A trip to Cambridge with the Japan Society

17th c illustrated scroll, Cambridge University Library Summer’s here, the sun’s shining and what better way to enjoy it than with a nice day out with the Japan Society? Yesterday I joined a small group of members on a trip to Cambridge for a look behind the scenes at the Japanese print collections at the Fitzwilliam Museum and the Japanese Department at Cambridge University Library, plus a stroll around the historic streets, and a delicious lunch at Fitzbillies.

At the Fitzwilliam we met the print curator, Craig Hartley, who showed us a selection of prints from the Museum’s archives, including the work of Utamaro, Hiroshige, Hokusai, Yoshitoshi and Kunisada. It was a rare privilege to see them close up and not under glass.

This triptych by Hiroshige is Mountain and River on the Kiso Road.

Mountain and River on the Kiso Road (Kisoji no sansen), by Hiroshige

This double oban print by Yoshitoshi shows an episode from the Suikoden (based on the Chinese Tales of the Water Margin) in which our hero, Rin Chu has been detained in a remote army camp. The minister of war sends an assassin, Riku, to kill him. Riku sets fire to the guard house (seen in the background) but Rin Chu was not inside having taken shelter in a nearby temple. He kills Riku and the print shows Rin Chu with Riku’s corpse. Flakes of snow have been added by flicking paint at the picture after printing.

Hyoshito Rinchu Kills Officer Riku, by Tsukioka Yoshitoshi We were able to see Utamaro’s Bird and Insect books, and study their unique printing techniques using mica, brass or tin dust to create shine and sparkle and their embossed texture, created by pressing into the paper without ink (blind embossing).

Utamaro Book of Birds The good news is, you can examine these books in detail too, in an interactive version on the Fitzwilliam website that gives you close-ups of the illustrations and translations of the kyoka (crazy verse) poems that accompany the pictures.

Following a break for lunch at the famous Fitzbillies cafe and a fascinating discussion of Edogawa Rampo versus Roald Dahl, we wandered along to Cambridge University Library to join Noboru Koyama, Head of the Japanese Department, for a tour of the archive and a close-up look at some of the historic books in the Japanese collection.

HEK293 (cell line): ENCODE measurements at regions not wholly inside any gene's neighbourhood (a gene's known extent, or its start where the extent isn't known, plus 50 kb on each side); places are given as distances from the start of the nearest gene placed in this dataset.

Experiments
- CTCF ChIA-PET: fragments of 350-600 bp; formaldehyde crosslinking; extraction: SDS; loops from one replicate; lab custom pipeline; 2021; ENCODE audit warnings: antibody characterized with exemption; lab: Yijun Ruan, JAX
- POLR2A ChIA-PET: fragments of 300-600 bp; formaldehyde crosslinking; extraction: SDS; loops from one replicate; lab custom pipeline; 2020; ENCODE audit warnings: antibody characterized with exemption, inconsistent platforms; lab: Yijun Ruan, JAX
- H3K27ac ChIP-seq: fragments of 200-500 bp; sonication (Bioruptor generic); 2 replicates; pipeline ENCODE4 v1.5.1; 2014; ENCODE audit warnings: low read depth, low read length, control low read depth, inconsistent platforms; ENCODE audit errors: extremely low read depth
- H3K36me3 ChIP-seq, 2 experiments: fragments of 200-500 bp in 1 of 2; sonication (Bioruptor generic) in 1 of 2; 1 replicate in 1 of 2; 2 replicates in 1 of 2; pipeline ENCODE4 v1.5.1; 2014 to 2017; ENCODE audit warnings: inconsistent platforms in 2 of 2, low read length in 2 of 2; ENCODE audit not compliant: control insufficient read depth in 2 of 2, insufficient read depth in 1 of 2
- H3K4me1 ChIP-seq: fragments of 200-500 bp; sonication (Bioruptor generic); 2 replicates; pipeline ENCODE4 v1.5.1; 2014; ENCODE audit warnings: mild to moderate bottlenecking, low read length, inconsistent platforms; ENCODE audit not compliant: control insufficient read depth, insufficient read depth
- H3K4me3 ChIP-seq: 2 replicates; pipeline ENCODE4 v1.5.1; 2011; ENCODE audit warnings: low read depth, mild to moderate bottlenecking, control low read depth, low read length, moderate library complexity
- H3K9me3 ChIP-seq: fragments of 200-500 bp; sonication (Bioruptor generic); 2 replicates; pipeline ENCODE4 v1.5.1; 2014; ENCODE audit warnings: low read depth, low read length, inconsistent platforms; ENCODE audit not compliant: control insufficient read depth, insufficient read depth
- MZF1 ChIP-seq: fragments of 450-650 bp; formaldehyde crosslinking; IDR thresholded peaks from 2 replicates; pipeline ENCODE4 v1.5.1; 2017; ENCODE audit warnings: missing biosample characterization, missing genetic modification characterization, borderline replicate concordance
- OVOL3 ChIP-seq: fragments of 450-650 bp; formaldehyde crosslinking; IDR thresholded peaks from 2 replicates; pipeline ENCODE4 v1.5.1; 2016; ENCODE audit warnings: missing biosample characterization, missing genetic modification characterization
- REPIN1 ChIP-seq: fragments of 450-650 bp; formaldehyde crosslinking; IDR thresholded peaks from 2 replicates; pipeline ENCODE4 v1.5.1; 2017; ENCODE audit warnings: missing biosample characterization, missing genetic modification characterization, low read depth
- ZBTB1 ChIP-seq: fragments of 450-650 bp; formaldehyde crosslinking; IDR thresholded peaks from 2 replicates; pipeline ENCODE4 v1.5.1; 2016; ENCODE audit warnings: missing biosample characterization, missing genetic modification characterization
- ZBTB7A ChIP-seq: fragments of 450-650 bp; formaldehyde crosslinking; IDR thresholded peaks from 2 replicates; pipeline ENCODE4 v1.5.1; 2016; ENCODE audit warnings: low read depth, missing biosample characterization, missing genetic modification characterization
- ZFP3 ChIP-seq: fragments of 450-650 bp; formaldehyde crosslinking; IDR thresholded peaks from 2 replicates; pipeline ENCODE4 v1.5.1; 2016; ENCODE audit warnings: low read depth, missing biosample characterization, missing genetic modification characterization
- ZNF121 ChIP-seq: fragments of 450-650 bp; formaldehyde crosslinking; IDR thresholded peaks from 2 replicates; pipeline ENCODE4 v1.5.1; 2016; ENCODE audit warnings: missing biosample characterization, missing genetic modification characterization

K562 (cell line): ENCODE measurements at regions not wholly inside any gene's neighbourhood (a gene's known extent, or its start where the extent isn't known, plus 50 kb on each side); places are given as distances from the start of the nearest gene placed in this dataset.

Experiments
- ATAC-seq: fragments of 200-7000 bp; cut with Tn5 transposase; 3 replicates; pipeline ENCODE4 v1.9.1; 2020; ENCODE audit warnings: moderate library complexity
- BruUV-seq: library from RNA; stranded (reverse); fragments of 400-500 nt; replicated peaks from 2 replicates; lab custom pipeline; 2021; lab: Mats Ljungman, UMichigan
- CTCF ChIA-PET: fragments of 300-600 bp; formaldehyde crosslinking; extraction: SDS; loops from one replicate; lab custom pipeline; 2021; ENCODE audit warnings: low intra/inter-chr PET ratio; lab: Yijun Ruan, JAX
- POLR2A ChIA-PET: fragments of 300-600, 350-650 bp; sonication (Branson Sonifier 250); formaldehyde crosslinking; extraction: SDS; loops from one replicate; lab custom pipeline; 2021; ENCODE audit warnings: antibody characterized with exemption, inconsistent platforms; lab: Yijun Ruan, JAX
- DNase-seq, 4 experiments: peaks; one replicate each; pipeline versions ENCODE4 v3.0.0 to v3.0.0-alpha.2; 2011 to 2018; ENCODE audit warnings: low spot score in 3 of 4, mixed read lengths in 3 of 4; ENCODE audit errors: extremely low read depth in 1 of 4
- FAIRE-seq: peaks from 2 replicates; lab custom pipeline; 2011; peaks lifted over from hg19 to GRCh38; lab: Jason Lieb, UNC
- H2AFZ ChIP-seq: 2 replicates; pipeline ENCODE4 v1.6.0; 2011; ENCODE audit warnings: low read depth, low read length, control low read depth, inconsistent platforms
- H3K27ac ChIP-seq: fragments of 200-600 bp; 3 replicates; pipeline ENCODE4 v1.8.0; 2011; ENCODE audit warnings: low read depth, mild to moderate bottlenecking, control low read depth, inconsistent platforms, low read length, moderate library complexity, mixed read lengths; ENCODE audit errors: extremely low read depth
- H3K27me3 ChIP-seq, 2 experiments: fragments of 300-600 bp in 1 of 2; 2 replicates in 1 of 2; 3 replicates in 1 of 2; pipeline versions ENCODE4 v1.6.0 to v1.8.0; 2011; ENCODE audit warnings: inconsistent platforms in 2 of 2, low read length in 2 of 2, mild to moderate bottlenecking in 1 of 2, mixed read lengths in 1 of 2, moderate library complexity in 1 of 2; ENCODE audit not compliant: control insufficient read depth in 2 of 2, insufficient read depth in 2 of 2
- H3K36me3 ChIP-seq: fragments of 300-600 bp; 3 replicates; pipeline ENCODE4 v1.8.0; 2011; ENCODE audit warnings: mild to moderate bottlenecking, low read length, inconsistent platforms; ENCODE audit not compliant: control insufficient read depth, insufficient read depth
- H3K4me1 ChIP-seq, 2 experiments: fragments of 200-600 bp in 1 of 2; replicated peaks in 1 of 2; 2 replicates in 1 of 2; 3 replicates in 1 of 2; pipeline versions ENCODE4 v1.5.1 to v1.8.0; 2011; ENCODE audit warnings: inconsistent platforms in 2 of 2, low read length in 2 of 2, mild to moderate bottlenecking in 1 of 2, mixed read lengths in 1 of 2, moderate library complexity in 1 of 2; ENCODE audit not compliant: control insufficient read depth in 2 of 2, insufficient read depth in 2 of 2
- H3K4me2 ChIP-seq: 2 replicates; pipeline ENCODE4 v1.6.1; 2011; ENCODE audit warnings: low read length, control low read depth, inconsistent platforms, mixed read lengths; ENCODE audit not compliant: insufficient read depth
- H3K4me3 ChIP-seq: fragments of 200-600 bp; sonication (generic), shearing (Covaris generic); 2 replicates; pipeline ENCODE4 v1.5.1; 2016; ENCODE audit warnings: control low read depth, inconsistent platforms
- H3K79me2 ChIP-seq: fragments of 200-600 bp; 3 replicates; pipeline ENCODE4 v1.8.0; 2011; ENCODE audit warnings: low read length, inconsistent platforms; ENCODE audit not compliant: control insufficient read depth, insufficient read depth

Cambridge University Library

This handwritten story of a mouse has been illustrated in coloured paints. It was originally a scroll but was made into a book by folding it and binding the folds.

Cambridge University Library - Tale of the Mouse, bound scroll

This 17th century book is called Horse Banners of the Feudal Lords. This page shows the banners of Tokugawa Yoshinao, whose family crest was the wild ginger trefoil.

Cambridge University Library - Horse Banners of the Feudal Lords

This 17th century illustrated scroll tells the story of the invention of the folding fan. (The picture at the top of this post comes from this scroll.)

Cambridge University Library - 17th c scroll

This 17th century edition of the Tales of Ise was set in moveable type with woodblock printed illustrations.

Cambridge University Library - Tale of Ise

This 19th century printed book is a collection of biographies of Ukiyo-e artists. The page shown is the biography of Sharaku.

Cambridge University Library - biography of Sharaku

The tour of the library took us around the Aoi Pavilion, built with a generous donation from Tadao Aoi of the Marui Company, including a trip to the basement storeroom.

Cambridge University Library

Cambridge University Library

Cambridge University Library

A magical and exhausting day out – many thanks to the cheerful and indefatigable staff of the Japan Society, Heidi, Jack and Alice, who organised and led the tour.


10 thoughts on “A trip to Cambridge with the Japan Society

  1. As a non-resident Cambridge graduate I really enjoyed this article which brought me information about Japanese art I never knew existed in that city. PS The photos are super sharp and good. What camera do you use please?


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